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Grescoe, Paul and David Cruise.

Markham (Ont.), Viking, c1985. 288pp, cloth, $19.95, ISBN 0-670-80207-7. Distributed by Penguin Canada. CIP

Grades 11 and up
Reviewed by John H. Harkness

Volume 14 Number 1
1986 January

The money rustlers, the self-made millionaires from western Canada who are profiled in this book, are "all classic entrepreneurs." The authors call them money rustlers because "the title hints at the cunning, ruthlessness, ingenuity, energy and creativity" they found "at the heart of all of these people and at the core of their various enterprises." From hundreds of promising names, the authors chose sixteen. To write this book, they have synthesized their hundreds of interviews into an account of how these sixteen acquired over five billion dollars in assets. Most of the names are unfamiliar to the eastern Canadian. The one that would come to an Easterner's mind most readily, that of Nelson Skalbania, is excluded, because he ended up a loser. The authors categorize the quintessential rustlers as men (they found no women who qualified) of creative flair, as venturous men with a passion for innovation, but above all, as "intrepid risk-takers." They are "as much visionaries and castle builders as they are money mongers" who all want to control their dreams.

Who then are the "cowboy capitalists?" They have been classified into five groups: "Resource Merchants," "Money Mongers," "Idea Dealers," "Entertainment Entrepreneurs," and "Tomorrow Traders." The names include Brian Heidecker, Alberta farmer/businessman; Ed Alfke, who began "Rent-a-Wreck"; the Ghermezian family, real estate merchants and developers of the giant West Edmonton Mall; Brenda Humber and Gary Hooge, a couple facing unemployment who introduced "Love Shops" to Canada; and Umberto Menghi, Vancouver's "Prince of Pasta." Some you like, some you hate.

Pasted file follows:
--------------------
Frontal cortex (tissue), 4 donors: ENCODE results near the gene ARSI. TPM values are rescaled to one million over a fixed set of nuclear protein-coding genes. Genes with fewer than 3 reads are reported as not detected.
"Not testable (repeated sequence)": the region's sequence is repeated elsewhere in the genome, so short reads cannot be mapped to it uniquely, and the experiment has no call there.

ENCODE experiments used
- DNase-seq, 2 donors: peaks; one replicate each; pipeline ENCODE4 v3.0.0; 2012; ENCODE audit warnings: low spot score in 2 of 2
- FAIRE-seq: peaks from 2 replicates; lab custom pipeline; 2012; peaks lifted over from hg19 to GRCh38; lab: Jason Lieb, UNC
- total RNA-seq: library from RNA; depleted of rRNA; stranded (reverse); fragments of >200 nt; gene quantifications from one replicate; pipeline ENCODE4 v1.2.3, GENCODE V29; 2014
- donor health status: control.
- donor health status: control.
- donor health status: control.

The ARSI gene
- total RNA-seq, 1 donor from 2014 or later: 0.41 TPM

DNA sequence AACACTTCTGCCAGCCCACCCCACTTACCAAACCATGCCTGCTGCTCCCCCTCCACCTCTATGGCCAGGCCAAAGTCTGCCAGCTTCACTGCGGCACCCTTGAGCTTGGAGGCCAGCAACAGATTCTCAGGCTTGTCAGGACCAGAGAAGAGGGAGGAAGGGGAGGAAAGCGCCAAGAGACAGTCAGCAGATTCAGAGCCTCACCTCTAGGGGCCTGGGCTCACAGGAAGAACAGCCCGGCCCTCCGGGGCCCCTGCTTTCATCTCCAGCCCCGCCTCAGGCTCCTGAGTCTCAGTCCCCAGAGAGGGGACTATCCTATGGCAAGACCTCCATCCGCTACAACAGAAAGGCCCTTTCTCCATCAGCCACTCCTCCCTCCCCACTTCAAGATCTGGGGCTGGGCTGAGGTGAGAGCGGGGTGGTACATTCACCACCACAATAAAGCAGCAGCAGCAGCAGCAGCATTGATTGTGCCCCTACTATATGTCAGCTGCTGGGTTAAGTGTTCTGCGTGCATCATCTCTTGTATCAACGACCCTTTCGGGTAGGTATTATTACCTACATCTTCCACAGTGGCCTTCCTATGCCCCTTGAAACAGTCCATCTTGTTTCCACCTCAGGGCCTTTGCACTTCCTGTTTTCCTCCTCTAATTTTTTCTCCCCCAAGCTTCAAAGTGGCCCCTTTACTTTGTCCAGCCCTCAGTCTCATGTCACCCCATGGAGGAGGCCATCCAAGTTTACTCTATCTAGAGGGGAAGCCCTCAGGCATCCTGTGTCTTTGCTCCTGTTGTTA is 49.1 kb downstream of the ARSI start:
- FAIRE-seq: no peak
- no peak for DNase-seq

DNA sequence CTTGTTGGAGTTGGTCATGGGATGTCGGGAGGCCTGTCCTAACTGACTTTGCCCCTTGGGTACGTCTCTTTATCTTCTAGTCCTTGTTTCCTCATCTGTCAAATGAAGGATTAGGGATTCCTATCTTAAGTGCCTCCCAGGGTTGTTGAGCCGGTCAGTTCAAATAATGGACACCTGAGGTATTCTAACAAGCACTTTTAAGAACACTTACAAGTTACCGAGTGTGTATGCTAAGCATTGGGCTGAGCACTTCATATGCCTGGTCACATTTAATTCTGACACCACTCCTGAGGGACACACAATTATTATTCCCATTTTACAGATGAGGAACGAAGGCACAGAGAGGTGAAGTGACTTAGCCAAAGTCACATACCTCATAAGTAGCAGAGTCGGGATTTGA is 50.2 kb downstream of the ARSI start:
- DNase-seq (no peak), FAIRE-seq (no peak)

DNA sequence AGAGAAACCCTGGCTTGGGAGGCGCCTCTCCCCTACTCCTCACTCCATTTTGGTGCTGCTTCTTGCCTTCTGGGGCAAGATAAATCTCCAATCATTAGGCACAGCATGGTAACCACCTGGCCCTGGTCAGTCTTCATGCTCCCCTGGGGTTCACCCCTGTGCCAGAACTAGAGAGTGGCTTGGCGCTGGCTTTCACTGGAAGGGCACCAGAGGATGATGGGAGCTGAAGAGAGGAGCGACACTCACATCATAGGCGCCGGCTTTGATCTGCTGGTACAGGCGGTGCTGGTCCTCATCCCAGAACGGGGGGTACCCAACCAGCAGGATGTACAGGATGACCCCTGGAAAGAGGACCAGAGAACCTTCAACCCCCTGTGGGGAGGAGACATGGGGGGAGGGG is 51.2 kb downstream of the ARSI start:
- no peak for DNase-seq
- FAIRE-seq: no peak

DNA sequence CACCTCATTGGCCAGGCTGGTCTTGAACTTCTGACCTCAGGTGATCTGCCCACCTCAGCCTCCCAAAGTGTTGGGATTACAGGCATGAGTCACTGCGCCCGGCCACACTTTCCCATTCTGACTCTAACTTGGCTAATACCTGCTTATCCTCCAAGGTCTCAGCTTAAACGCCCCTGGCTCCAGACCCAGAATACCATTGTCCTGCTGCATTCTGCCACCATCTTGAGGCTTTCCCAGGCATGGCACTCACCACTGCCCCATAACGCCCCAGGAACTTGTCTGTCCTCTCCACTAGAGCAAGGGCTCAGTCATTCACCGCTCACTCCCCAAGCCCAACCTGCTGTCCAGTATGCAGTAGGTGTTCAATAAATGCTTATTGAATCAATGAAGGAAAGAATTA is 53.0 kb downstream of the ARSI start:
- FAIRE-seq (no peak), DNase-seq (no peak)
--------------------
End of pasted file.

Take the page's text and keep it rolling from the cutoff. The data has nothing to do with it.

It is a book that one picks up and puts down, as, although these are very different personalities, there is something of a sameness about acquiring one million dollars plus. It reads easily, although the fact that C.D. Howe appears as "the liberal Prime Minister in the Second World War" makes one nervous about possible other inaccuracies. There are no photographs of the heroes, but all in all it could be a useful book for modern economics students, and for reference in school libraries.

John H. Harkness, Emery C.I., North York, Ont.
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